#Microsoft365 – I’m happy to report that I’ve seen “Citizen Development” pop up more and more at conferences. I felt it needed the attention and recognition. This post is a shout-out to all the amazing people who create great applications with OTB tools, but it also comes with a WARNING.

For previous posts in my #Microsoft365Challenge go to the index page.

I have never installed / configured SharePoint. I tried a couple of days ago on Azure and failed at that too. Not sure if much of that was my fault really. Thankfully with age comes wisdom and I no longer feel compelled to be great at everything.

You know what I am good at? Rapid Prototyping. I can build something faster in SharePoint than it takes most people to make the notes in the Requirements Gathering session.  I understand business, I see opportunities, I empathize with the frustration end users have. That’s my super power. And there’s many of us out there.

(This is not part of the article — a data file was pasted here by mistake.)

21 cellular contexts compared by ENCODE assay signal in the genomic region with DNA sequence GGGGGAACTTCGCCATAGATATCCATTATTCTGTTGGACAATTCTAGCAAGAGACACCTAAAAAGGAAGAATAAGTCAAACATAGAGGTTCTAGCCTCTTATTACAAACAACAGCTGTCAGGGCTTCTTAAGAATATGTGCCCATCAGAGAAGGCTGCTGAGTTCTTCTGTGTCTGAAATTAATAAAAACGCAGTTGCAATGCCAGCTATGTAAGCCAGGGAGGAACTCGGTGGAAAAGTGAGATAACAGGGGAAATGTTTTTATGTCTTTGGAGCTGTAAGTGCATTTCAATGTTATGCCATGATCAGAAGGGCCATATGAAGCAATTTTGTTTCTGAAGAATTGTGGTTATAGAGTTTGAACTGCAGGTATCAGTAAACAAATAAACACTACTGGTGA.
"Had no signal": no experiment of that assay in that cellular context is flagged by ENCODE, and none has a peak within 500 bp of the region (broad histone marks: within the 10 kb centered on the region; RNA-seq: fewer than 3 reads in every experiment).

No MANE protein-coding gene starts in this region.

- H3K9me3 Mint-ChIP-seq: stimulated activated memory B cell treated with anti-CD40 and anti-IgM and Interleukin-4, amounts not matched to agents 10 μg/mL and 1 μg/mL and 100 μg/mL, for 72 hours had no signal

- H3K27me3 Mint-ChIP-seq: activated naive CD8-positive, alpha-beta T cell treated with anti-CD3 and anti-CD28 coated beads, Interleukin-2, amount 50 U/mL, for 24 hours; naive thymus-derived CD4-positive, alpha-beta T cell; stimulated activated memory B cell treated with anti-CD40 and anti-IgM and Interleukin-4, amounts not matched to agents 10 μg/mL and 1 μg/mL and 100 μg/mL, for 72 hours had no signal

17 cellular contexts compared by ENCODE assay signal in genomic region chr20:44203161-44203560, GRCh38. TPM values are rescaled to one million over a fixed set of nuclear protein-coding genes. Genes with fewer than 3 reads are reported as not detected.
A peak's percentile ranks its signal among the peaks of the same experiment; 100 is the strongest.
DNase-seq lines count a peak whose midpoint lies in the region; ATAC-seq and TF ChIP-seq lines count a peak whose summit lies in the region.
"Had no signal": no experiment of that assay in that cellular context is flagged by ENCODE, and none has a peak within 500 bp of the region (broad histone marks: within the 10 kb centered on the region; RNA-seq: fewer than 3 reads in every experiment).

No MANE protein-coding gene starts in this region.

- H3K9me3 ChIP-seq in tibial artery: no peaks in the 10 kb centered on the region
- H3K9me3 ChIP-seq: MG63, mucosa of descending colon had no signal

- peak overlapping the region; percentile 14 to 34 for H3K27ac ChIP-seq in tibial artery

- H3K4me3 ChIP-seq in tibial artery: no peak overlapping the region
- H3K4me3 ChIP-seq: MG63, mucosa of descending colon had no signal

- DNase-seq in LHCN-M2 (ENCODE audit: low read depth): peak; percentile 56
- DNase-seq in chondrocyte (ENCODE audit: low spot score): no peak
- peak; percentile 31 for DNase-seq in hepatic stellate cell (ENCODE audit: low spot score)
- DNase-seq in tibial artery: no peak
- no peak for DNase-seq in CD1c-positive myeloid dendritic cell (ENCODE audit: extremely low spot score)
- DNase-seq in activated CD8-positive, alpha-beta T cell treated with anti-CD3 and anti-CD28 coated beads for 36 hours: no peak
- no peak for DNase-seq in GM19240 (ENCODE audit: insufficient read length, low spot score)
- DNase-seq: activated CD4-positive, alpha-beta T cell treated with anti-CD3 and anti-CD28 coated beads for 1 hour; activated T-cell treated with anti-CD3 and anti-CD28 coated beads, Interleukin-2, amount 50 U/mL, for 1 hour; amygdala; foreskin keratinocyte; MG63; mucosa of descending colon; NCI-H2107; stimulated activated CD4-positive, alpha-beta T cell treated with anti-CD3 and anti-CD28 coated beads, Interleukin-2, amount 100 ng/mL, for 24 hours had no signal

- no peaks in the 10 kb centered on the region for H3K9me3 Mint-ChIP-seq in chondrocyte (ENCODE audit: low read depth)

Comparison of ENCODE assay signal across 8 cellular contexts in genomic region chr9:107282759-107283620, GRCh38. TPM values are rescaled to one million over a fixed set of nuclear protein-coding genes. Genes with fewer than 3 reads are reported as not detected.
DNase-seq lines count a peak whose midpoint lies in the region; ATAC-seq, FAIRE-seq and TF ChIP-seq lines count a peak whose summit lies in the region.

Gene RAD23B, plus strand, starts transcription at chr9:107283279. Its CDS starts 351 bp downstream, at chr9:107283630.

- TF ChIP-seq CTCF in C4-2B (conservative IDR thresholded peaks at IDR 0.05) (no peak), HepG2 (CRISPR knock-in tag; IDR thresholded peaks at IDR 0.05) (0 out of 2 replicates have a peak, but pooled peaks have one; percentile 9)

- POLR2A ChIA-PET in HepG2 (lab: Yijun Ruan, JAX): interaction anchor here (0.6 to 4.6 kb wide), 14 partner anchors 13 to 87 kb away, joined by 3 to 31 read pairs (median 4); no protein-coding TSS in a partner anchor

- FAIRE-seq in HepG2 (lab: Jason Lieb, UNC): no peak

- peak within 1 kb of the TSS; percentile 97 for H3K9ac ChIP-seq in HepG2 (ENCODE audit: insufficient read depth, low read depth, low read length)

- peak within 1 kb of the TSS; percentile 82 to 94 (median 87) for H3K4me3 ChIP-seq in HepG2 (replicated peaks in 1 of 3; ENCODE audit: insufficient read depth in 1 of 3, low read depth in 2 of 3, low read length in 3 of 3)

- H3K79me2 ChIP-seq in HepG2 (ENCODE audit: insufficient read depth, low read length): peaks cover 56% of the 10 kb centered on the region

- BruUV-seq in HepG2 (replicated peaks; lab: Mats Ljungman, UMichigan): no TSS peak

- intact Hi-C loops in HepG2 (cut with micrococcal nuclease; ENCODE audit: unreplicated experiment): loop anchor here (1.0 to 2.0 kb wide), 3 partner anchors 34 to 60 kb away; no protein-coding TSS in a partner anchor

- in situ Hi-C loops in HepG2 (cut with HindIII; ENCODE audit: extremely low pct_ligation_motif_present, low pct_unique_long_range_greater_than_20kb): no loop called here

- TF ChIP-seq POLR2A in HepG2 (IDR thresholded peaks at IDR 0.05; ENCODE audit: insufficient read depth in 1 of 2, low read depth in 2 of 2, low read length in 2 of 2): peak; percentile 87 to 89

Homemade Superheroes

Citizen developers makes me think of Homemade Superheroes. They’ve made their own suits from materials ‘lying around’, Lois Lane’s not writing cool articles about them and they’re not funded by Tony Stark’s millions – but they’re still trying their best and they’re doing good, every single day.

Always remember that bad things happen to good people, for a reason. For many years companies would not invest in me by giving me a Photoshop or Visio license, or access to SharePoint Designer (for example). And do you know what happened? I learnt to use Microsoft Office and SharePoint so well – that most of the time I didn’t need the fancy tools any more. Yes, yes, sometimes it takes longer – but I get the job done.